perceptual testing image
Design
7.7
Design
Portability
Height
2.6" (6.6 cm)
Width
5.1" (12.9 cm)
Depth
2.8" (7.1 cm)
Volume
36.9 in³ (604.9 cm³)
Weight
0.89 lbs (0.40 kg)

The Leica D-Lux 7 is quite portable. It isn't the most compact point-and-shoot, with a larger profile than cameras like the Sony RX100 VII and the RICOH GR III. However, it's still fairly lightweight and easy to toss into a small bag or coat pocket.

You can see how portable the camera is with its lens fully extended here or with the flash accessory attached here.

7.0
Design
Build Quality

The camera's build quality is decent and feels similar to the Panasonic LUMIX LX100 II. It's made of plastic and metal. For the most part, the buttons are sturdy and offer good physical feedback. However, some dials and inputs, like the zoom toggle around the shutter button, are quite sensitive and easy to hit by accident. The back dial around the D-pad also feels a little dinky. The battery and SD card slot are behind a locking hinged door, which is good, but the camera isn't weather-sealed.

Design
Body
Body Type
Large Sensor Compact
Water Resistance
No
Mirrorless
Yes
Rugged
No
Hot Shoe
Yes
Customizable Button
Yes
Command Dial
4
Tripod Mount
Yes
Lens Mount
No Lens Mount
Built-In Flash
No (accessory included)
Fastest Shutter Speed
1/4,000 s
Design
In The Box

  • Leica D-Lux 7 camera
  • Lens cap
  • Lens cap string
  • Shoulder strap
  • Hot shoe cover
  • External flash
  • Leica BP-DC15-U battery
  • AC adapter
  • USB-A to micro-USB cable
  • Storage pouch for flash
  • User manual

5.5
Design
Ergonomics & Comfort
Hand Grip: Small Hand
No Hand Grip
Hand Grip: Medium Hand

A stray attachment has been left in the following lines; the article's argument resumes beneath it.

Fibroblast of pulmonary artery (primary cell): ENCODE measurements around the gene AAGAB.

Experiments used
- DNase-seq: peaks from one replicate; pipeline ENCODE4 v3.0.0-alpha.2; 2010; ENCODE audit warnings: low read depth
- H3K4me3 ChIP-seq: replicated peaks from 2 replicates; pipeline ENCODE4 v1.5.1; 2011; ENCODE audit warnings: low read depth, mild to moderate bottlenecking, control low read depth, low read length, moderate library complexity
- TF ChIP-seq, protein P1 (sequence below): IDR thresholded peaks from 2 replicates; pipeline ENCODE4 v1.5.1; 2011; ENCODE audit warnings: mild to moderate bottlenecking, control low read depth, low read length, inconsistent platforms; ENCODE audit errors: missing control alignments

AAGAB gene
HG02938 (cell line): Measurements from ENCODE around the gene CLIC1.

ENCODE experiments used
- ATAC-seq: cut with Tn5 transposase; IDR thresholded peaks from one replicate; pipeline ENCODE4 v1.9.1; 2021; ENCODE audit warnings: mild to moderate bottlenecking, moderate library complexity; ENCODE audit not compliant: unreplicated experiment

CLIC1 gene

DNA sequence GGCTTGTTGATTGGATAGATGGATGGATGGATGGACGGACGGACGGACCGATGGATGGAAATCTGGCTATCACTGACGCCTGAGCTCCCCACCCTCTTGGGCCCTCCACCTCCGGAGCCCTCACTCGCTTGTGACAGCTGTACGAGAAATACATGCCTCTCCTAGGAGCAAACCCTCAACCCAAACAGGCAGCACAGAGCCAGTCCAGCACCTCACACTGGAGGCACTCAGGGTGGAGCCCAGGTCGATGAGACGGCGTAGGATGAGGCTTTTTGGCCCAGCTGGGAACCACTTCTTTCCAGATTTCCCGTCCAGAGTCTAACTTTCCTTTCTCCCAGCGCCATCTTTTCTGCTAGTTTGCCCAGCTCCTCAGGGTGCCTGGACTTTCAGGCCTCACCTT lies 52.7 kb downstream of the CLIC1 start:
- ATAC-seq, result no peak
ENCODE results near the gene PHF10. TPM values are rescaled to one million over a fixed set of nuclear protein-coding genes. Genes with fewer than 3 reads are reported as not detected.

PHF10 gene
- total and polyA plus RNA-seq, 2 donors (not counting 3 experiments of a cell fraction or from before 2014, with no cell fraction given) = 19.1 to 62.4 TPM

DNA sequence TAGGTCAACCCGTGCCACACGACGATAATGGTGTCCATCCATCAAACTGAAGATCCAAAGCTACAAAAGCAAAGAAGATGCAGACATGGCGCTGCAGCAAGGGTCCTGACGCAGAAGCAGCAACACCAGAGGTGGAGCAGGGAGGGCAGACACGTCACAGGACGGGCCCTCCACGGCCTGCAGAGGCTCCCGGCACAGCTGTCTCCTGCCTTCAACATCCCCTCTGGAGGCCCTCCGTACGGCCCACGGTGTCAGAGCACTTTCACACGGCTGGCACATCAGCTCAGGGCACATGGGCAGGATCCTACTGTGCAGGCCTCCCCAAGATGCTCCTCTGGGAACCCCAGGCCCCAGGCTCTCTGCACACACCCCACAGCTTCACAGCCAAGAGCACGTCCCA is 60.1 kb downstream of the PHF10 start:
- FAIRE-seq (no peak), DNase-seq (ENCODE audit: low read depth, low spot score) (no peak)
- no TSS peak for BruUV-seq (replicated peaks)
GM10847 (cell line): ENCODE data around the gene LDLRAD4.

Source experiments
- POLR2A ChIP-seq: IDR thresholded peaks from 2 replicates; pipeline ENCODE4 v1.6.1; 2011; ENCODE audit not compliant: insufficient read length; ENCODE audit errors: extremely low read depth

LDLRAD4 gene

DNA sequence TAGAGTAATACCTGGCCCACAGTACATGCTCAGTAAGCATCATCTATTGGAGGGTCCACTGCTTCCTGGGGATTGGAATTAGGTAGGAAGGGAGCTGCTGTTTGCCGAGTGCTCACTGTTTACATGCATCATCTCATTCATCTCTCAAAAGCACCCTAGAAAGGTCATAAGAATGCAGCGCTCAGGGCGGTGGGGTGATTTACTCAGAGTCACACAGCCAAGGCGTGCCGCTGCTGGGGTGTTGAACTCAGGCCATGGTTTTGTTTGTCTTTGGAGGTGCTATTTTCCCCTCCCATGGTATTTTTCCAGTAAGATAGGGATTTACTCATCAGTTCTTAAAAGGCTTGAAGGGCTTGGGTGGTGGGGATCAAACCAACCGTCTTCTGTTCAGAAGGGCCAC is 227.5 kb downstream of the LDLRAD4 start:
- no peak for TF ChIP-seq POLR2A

No Hand Grip
Hand Grip: Large Hand
No Hand Grip
Hand Grip: Extra-Large Hand
No Hand Grip

Because of its compact size, the Leica D-Lux 7 isn't very comfortable to shoot with, especially if you have larger hands. The buttons and dials are quite small, making it easy to accidentally make in input you didn't mean to. However, the dedicated exposure dials are nice for manual shooters who prefer not to mess around with menus, giving it an advantage over similarly sized compact cameras. Unlike the Panasonic LUMIX LX100 II, however, there's no finger/hand bump on the front of the camera, and the body is quite slippery, making it harder to maintain a secure grip. That said, the thumb grip on the back helps.

Design
Viewfinder
Viewfinder Type
Electronic
Advertised Coverage
100%
Advertised Resolution
2.76 million dots
Advertised Magnification
0.7

The EVF is quite small, though its resolution is decent, so you'll get a fairly sharp image through the viewfinder. That said, it isn't the most comfortable to use, with no real padding or eyecup.

5.0
Design
Screen
Screen Articulation Type
No Articulation (Fixed Screen)
Screen Max Brightness
947 cd/m²
Advertised Resolution
1.24 million dots
Size
2.9" (7.5 cm)
Touchscreen
Yes

The Leica D-Lux 7 has a fixed screen, which isn't the best for waist-level shooting or taking photos at unusual angles. Its coating is also quite reflective, making it harder to see on sunny days. On the upside, it has a fairly high resolution and full touch capability, so you can navigate settings, take photos, or select focus points using the display.

9.0
Design
Menu System
Guide Mode
Yes
App Name
Leica FOTOS App

The menu system is nearly identical to that of the Panasonic LUMIX LX100 II, save for a different color scheme. The red underline isn't as obvious as the Panasonic camera's yellow highlight, so it's a bit harder to see what setting is selected, especially on the quick menu. Still, the menus are easy to navigate, and the settings are clearly organized. There's also an info function to explain certain settings and features.

8.0
Design
Built-In Lens
Maximum Aperture
1.7-2.8
Max Aperture (Full-Frame Equivalent)
f/3.4
Minimum Focal Length
10.9 mm
Maximum Focal Length
34 mm
Max Focal Length (Full-Frame Equivalent)
75 mm
Optical Image Stabilization
Yes
Luminance
72.4%
Light Falloff
94.5%
Design
Sensor
Sensor Type
MOS
Advertised Effective Pixels
17 MP
Sensor Size
4/3 (MFT)
Processor
Unspecified
Extended ISO Minimum
100
Native ISO Minimum (Base ISO)
200
Native ISO Maximum
25,000
Tested Firmware
2.0

Like the Panasonic LUMIX LX100 II, the Leica D-Lux 7 uses a multi-aspect Micro Four Thirds sensor. That means it doesn't use the full sensor, with a smaller lens opening that allows you to crop to different aspect ratios without affecting the angle of view.